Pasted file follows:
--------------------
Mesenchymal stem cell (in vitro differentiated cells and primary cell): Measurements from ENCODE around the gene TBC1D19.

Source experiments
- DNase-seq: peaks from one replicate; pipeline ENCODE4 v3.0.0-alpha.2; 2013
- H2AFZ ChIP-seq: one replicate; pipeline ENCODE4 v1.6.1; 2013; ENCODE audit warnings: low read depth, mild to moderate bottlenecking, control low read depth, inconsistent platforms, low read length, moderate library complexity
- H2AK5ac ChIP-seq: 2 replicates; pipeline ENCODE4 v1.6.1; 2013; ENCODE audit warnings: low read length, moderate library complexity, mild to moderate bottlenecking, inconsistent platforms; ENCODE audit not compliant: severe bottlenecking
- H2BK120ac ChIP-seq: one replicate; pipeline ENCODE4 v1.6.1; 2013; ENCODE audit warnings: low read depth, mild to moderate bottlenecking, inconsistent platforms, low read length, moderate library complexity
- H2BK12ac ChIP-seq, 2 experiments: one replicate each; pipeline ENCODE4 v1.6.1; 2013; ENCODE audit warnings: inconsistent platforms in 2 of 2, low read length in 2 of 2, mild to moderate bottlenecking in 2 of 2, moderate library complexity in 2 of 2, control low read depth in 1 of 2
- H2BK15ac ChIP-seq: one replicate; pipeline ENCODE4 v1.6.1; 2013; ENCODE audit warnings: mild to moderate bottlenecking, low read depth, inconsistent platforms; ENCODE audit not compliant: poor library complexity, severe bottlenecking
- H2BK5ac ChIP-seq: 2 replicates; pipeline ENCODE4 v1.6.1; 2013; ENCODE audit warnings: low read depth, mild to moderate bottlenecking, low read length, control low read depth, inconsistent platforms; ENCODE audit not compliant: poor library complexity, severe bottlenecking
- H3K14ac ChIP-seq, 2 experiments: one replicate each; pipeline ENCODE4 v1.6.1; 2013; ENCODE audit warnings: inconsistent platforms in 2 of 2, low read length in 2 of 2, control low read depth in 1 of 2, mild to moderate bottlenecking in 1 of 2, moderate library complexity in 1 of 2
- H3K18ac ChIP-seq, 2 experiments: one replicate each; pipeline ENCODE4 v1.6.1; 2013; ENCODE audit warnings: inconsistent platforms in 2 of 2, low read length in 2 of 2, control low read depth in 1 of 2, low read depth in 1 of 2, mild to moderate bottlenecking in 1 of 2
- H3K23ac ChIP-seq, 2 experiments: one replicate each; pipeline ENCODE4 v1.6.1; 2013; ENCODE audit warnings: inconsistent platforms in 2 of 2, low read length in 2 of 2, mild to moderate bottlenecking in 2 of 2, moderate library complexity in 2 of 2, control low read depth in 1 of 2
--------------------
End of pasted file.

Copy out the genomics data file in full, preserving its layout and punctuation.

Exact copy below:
Mesenchymal stem cell (in vitro differentiated cells and primary cell): Measurements from ENCODE around the gene TBC1D19.

Source experiments
- DNase-seq: peaks from one replicate; pipeline ENCODE4 v3.0.0-alpha.2; 2013
- H2AFZ ChIP-seq: one replicate; pipeline ENCODE4 v1.6.1; 2013; ENCODE audit warnings: low read depth, mild to moderate bottlenecking, control low read depth, inconsistent platforms, low read length, moderate library complexity
- H2AK5ac ChIP-seq: 2 replicates; pipeline ENCODE4 v1.6.1; 2013; ENCODE audit warnings: low read length, moderate library complexity, mild to moderate bottlenecking, inconsistent platforms; ENCODE audit not compliant: severe bottlenecking
- H2BK120ac ChIP-seq: one replicate; pipeline ENCODE4 v1.6.1; 2013; ENCODE audit warnings: low read depth, mild to moderate bottlenecking, inconsistent platforms, low read length, moderate library complexity
- H2BK12ac ChIP-seq, 2 experiments: one replicate each; pipeline ENCODE4 v1.6.1; 2013; ENCODE audit warnings: inconsistent platforms in 2 of 2, low read length in 2 of 2, mild to moderate bottlenecking in 2 of 2, moderate library complexity in 2 of 2, control low read depth in 1 of 2
- H2BK15ac ChIP-seq: one replicate; pipeline ENCODE4 v1.6.1; 2013; ENCODE audit warnings: mild to moderate bottlenecking, low read depth, inconsistent platforms; ENCODE audit not compliant: poor library complexity, severe bottlenecking
- H2BK5ac ChIP-seq: 2 replicates; pipeline ENCODE4 v1.6.1; 2013; ENCODE audit warnings: low read depth, mild to moderate bottlenecking, low read length, control low read depth, inconsistent platforms; ENCODE audit not compliant: poor library complexity, severe bottlenecking
- H3K14ac ChIP-seq, 2 experiments: one replicate each; pipeline ENCODE4 v1.6.1; 2013; ENCODE audit warnings: inconsistent platforms in 2 of 2, low read length in 2 of 2, control low read depth in 1 of 2, mild to moderate bottlenecking in 1 of 2, moderate library complexity in 1 of 2
- H3K18ac ChIP-seq, 2 experiments: one replicate each; pipeline ENCODE4 v1.6.1; 2013; ENCODE audit warnings: inconsistent platforms in 2 of 2, low read length in 2 of 2, control low read depth in 1 of 2, low read depth in 1 of 2, mild to moderate bottlenecking in 1 of 2
- H3K23ac ChIP-seq, 2 experiments: one replicate each; pipeline ENCODE4 v1.6.1; 2013; ENCODE audit warnings: inconsistent platforms in 2 of 2, low read length in 2 of 2, mild to moderate bottlenecking in 2 of 2, moderate library complexity in 2 of 2, control low read depth in 1 of 2